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I need alot of help!

Last response: in Windows XP
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April 19, 2006 7:23:56 PM

I was advised to use this site from another Sims Fan. I am very new at this so don't expect me to know anything.
When The Sims 2 first came out I brought the game (my system meets all the specs) after a few days the game started to crash. I contacted EA Games for help and was told to update drivers, reinstall the Game and turn off all anti-virus and firewall software to play the game. I did so.
But still the game kept crashing. I then was told by EA Games to install a new patch to the game. I tried and the patch came up with an error every time it got to the file packageinstaller.exe. I then tried the Sims 2 community and got serveral completely different things to try, some more useful than others. After a long time of trying to get help, I was told to reformate my hard drive. Which with aid I did. But still the game kept crashing. And to add to this now my computer crashes for no reason and when I do send error reports to microsoft I get messages back saying corrupt error messages can be caused by faulty RAM. So I used a test which is supposed to find any faults or errors on the RAM and I set it to do the longest one so it did a complete check, but no errors are found.
These recent errors have happen when I was doing nothing simalar to the other crashes (like random errors). I've had programs freeze up, computer not responding, blue screens, application errors, restarting, screen going black for a few seconds and microsoft error reporter seems to come up every time I turn on the computer.
I am thinking that they might be something seriously wrong with this computer and I really don't what to be told that I have to pay out thousands to get it fixed.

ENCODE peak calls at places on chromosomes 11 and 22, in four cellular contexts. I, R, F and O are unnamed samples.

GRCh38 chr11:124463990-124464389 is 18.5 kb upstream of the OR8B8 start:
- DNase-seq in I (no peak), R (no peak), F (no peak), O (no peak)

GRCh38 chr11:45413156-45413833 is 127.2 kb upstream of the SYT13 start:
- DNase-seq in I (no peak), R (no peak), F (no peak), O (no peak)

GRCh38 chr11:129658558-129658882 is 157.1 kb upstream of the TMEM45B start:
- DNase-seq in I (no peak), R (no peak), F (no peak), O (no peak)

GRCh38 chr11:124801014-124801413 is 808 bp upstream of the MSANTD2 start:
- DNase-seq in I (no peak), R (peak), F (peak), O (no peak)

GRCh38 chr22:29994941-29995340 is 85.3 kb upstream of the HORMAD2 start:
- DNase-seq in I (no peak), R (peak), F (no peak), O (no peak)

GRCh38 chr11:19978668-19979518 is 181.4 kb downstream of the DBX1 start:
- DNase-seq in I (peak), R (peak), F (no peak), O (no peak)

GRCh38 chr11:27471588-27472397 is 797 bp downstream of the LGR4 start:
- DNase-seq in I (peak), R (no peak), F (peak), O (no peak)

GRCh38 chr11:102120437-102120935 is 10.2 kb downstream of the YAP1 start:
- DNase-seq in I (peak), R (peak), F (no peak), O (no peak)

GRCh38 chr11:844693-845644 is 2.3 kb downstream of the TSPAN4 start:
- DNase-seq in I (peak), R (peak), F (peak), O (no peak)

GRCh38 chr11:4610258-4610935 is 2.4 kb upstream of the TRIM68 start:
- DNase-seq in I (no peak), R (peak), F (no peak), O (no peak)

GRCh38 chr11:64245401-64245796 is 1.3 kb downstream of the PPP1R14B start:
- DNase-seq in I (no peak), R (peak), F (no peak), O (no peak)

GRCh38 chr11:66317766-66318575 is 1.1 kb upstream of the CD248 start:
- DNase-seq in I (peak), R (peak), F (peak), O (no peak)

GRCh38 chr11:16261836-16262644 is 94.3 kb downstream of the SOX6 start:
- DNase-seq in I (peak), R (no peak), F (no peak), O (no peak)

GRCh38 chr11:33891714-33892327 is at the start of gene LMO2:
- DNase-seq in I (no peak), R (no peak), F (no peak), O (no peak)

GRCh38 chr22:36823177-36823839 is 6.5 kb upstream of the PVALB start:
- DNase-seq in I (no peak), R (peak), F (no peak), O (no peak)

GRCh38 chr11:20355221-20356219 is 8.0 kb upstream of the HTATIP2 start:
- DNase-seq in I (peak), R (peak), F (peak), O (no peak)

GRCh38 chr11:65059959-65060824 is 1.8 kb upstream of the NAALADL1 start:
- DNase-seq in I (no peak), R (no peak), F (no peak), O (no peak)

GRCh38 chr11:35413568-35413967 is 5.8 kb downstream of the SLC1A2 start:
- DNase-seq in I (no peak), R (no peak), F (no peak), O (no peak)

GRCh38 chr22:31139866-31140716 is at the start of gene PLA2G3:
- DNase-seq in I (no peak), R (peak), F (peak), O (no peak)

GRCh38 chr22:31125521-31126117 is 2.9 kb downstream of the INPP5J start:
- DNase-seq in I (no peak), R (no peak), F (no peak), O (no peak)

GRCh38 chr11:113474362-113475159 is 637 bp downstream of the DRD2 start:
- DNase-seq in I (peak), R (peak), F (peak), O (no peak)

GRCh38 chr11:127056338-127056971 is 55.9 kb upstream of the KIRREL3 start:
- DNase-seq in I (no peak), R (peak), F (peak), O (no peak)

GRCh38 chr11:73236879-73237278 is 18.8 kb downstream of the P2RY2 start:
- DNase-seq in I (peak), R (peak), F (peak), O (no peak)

So any help wanted (as long as its free or very close to being free)

Thanks any relpies.

More about : alot

April 20, 2006 3:40:23 PM

Download and run memtest and let it run overnight... this will definately tell you one way or another if your RAM is bad / failing. If the RAM does check out ok... I'm thinking you have a possible power supply issue. Faulty power supplies can cause all sorts of weird things... from random crashes to random reboots.
April 20, 2006 3:52:20 PM

I've already done a test on my RAM (microsofts advise) and everything turned out OK, I broaden the test and still everything was Ok.
Is there anyway to check the power supply? (I've had this computer for ages and it has been getting alot worse recently)
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April 20, 2006 5:07:27 PM

I would still use Memtest, as it's a much more thorough test and it keeps testing until you stop it. Sometimes flaky RAM will pass 1 or 2 test passes in a row, but the error might only show up after 5 or 6 passes.

The only real way to test the power supply reliably is with a volt meter. The easiest option is to borrow another power supply from someone and see if that helps.

Also... you may want to check your chipset drivers and motherboard's BIOS. Sometimes an update on those will fix stability issues.
April 21, 2006 2:15:23 AM

Quote:
....I've had programs freeze up, computer not responding, blue screens, application errors, restarting, screen going black for a few seconds and microsoft error reporter seems to come up every time I turn on the computer.....


What OS are you uising?

If XP, did you apply all the fixes and SP2?

Did you update your motherboard BIOS before re-installing?

Are you running security software including virus scanning, firewall, etc.?

The "memtest" being mentioned is one that you run from a bootable floppy disk. You want to use this type because it's more thorough than something run from Windows. Because you are having so many issues, I would say that running this 8 hours would be enough... if it's clean by then it's not likely the issue.